Ana Raquel Minian
The Untold Story of Mexican Migration
Harvard University Press 2018
New Books in American StudiesNew Books in HistoryNew Books in Latin American StudiesNew Books in Latino StudiesNew Books in Peoples & PlacesNew Books in Politics & SocietyNew Books in Public PolicyNew Books Network August 22, 2018 Lori A. Flores
In the 1970s, the Mexican government acted to alleviate rural unemployment by supporting the migration of able-bodied men. Millions crossed into the United States to find work that would help them survive as well as sustain their families in Mexico. They took low-level positions that few Americans wanted and sent money back to communities that depended on their support. But as U.S. authorities pursued more aggressive anti-immigrant measures, migrants found themselves caught between the economic interests of competing governments. The fruits of their labor were needed in both places, and yet neither country made them feel welcome.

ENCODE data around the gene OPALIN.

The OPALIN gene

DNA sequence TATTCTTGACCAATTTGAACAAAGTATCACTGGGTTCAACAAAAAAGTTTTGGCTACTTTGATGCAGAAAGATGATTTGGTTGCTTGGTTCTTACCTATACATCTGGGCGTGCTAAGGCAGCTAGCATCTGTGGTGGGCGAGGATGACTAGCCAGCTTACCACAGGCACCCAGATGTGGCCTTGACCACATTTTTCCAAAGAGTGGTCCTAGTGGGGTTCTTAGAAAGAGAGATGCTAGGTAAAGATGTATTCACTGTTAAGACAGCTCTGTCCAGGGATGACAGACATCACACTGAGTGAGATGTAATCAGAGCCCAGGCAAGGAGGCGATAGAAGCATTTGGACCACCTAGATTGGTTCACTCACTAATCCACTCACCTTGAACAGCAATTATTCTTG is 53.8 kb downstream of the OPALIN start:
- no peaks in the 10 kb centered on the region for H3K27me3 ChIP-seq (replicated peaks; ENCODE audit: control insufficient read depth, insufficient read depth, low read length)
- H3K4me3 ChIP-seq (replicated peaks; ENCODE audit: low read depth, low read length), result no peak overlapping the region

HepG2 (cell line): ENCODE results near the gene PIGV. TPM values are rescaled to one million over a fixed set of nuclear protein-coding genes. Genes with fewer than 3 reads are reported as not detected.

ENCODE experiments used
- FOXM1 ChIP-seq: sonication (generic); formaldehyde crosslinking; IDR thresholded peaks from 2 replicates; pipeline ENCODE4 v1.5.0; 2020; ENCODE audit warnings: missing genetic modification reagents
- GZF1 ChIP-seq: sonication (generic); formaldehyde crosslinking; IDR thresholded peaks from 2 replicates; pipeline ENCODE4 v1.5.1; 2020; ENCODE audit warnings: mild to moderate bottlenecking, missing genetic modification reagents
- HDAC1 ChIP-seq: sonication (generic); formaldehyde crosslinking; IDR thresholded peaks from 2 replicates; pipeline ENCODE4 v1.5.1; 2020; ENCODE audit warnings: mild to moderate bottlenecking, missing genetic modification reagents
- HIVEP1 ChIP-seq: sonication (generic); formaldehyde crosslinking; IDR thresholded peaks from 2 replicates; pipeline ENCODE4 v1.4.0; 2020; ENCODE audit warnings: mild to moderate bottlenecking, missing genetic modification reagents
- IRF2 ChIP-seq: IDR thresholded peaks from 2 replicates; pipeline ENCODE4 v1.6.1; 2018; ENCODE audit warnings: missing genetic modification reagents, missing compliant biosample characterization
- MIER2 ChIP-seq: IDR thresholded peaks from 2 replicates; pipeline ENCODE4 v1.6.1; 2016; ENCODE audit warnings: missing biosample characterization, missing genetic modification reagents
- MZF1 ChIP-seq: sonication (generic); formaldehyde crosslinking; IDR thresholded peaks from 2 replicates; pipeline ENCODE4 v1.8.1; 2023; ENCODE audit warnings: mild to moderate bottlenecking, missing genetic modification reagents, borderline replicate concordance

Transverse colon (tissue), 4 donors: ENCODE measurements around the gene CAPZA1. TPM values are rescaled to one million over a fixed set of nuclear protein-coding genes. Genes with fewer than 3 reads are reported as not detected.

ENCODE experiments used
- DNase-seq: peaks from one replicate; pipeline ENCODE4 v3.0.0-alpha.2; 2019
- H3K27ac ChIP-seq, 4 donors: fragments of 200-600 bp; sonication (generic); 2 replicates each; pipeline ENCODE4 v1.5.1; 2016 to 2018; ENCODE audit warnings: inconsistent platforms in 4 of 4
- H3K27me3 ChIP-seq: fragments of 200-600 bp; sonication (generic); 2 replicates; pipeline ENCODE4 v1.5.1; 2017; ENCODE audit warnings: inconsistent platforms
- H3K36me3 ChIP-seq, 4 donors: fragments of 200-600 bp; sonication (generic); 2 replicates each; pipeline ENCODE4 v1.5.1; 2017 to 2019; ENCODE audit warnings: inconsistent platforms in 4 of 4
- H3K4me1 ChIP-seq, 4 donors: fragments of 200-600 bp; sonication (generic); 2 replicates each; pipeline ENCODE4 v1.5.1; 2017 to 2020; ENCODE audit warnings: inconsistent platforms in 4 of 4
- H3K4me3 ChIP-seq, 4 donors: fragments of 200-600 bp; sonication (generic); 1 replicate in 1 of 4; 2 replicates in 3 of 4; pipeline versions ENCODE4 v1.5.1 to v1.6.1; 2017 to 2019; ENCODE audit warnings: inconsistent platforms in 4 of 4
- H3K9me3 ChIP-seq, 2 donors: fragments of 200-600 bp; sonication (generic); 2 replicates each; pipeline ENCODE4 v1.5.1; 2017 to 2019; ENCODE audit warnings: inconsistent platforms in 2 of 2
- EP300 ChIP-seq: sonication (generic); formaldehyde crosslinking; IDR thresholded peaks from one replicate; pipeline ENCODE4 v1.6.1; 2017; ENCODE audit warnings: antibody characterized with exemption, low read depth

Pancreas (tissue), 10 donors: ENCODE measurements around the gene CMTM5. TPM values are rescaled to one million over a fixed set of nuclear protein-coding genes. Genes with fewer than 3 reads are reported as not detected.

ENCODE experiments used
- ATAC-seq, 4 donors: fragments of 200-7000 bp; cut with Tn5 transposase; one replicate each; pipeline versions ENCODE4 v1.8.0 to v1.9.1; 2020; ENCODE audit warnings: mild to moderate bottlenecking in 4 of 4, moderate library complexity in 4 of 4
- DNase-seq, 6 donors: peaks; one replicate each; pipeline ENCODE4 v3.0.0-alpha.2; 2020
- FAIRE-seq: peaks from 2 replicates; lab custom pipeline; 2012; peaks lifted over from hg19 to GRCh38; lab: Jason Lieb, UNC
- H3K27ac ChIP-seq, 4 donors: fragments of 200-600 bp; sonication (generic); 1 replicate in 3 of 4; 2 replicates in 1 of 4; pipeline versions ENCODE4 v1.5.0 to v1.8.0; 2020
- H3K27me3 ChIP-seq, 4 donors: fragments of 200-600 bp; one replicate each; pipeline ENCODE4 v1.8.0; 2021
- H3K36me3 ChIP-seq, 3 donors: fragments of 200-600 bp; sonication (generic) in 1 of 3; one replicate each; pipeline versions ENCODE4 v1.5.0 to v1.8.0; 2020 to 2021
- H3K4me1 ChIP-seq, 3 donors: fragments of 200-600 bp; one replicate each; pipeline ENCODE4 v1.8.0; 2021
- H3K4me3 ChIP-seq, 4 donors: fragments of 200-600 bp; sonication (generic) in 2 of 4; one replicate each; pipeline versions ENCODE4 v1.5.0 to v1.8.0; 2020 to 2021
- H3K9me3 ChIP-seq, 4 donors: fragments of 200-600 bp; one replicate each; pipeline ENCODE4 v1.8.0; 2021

Ana Raquel Minian explores this unique chapter in the history of Mexican migration. Undocumented Lives: The Untold Story of Mexican Migration (Harvard University Press, 2018) draws on private letters, songs, and oral testimony to recreate the experience of circular migration, which reshaped communities in the United States and Mexico. While migrants could earn for themselves and their families in the U.S., they needed to return to Mexico to reconnect with their homes periodically. Despite crossing the border many times, they managed to belong to communities on both sides of it. Ironically, the U.S. immigration crackdown of the mid-1980s disrupted these flows, forcing many migrants to remain north of the border permanently for fear of not being able to return to work. For them, the United States became known as the jaula de oro—the cage of gold.
Lori A. Flores is an Associate Professor of History at Stony Brook University (SUNY) and the author of Grounds for Dreaming: Mexican Americans, Mexican Immigrants, and the California Farmworker Movement.